Kids can also build programs for mBot, using Makeblock’s app (either on an Android/iOS device, or a Mac/PC) with a drag-and-drop programming language inspired by Scratch 2.0. MBot’s customizable, DIY design encourages kids to build, take apart and re-design their robots, making mBot open-ended both in its form and programming possibilities. “I think the real fun of mBot is seeing Scratch-style programming in real life,” Berk says. “They program it, and then can see something happen immediately.”


Many traditional crafts have a great deal to teach kids about engineering, math, and design. In Burke’s Makery Lab, students experiment with a range of crafts—knitting, sewing, felting, weaving—alongside mechanical and electrical engineering projects. Technology teacher Jenny Howland says crafting teaches kids how to harness different materials, tools and techniques to create. “It’s all about different materials. What’s the best way to hold two things together? Is it yarn? Is it a glue dot? Is it a screw? For me, a lot of crafting is exactly that: discovering how different materials work together.”

A lot of crafting is exactly that: discovering how different materials work together.

Howland says she keeps a variety of supplies on hand like burlap, yarn, needles, lace, embroidery hoops, doilies, cork, paper clips, and more to allow her students to experiment with techniques and materials.

Because older kids can use adult-sized tools and materials, and because not everyone has a closet full of craft supplies, we focused here on ready-to-go kits designed to introduce small hands to a range of handicrafts.

Sweethome sewing machine guide writer Jackie Reeve says these simple, animal-shaped sewing projects are among her favorites for her four-year old daughter. The felt pieces have pre-cut holes along the seams and come with plastic needles and string that are suited for small hands and developing fine motor skills. Kids will learn about geometry, following patterns and connecting materials, and can choose from puppies, penguins, or elephants, too.

Jackie Reeve also recommends Seedling craft kits, noting their gender-neutral design and great variety of make-your-own projects (superhero capes, tote bags, and peg families are just a few other examples of their offerings). Recommended for ages five and older (kids will need to be able to use scissors to cut the fabric and thread), the Create Your Own Designer Dolly Kit includes an 11-inch cloth doll, fabric and felt swatches, color threads and a set of needles, helping kids develop cutting and sewing skills. The Seedling kits all take a hands-off approach with their instructions, with an emphasis on letting kids explore materials and create their own designs.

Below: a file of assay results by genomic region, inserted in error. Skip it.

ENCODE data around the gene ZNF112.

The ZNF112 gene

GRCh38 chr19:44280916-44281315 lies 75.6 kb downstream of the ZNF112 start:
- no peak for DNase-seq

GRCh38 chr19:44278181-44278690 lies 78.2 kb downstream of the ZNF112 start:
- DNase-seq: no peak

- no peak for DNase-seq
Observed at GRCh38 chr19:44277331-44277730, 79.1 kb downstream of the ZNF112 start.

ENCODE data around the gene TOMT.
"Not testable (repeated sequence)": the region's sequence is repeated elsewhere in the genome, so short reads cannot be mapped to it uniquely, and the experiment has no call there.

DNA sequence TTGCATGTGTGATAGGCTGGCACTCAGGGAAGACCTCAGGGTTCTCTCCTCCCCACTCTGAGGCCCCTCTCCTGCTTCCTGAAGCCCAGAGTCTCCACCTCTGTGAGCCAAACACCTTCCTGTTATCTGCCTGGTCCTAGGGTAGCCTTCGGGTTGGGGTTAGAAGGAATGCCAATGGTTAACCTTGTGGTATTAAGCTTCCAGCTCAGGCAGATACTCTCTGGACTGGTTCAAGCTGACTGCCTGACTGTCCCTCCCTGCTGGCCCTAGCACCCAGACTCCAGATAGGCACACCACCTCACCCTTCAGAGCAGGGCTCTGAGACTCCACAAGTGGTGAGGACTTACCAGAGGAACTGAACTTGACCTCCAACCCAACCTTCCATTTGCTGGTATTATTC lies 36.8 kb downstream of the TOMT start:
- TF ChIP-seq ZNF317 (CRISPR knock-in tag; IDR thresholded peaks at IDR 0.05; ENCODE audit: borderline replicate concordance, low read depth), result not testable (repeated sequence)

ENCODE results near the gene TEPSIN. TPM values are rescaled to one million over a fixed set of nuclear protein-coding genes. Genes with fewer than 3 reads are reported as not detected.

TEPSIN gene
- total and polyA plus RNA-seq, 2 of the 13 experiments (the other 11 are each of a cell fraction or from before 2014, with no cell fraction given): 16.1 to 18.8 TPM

What to look forward to

At CES 2017, Lego unveiled the $160 Boost system, which comes with 843 Lego pieces, three Boost bricks (including a tilt sensor, a color/distance sensor, and a motor), and plans for five basic robots. You download an accompanying tablet app (for iPad and Android) that your child can use to program their robotic creations to do their bidding via drag-and-drop graphic “code” bricks. Although the Boost app on its surface looks much like any tablet game aimed at kids, it’s actually designed to teach children basic programming concepts; the lessons get more complex as they work through the various levels. The Boost app also walks kids through writing functions that sound a lot like real code. The system will be available in August.

(Top photo by Michael Hession.)


1. The New York Times is our parent company. Jump back.

2. Our families have played with some toys outside of the official age range recommendations. If in doubt, parents should defer to the age ranges printed on the boxes, especially regarding choking hazards for younger kids. The CPSC has more info on this topic. Jump back.

3. The LittleBits reviews on Amazon have pretty thorough comparisons to SnapCircuits about the target audiences, features, and other details of each set. Jump back.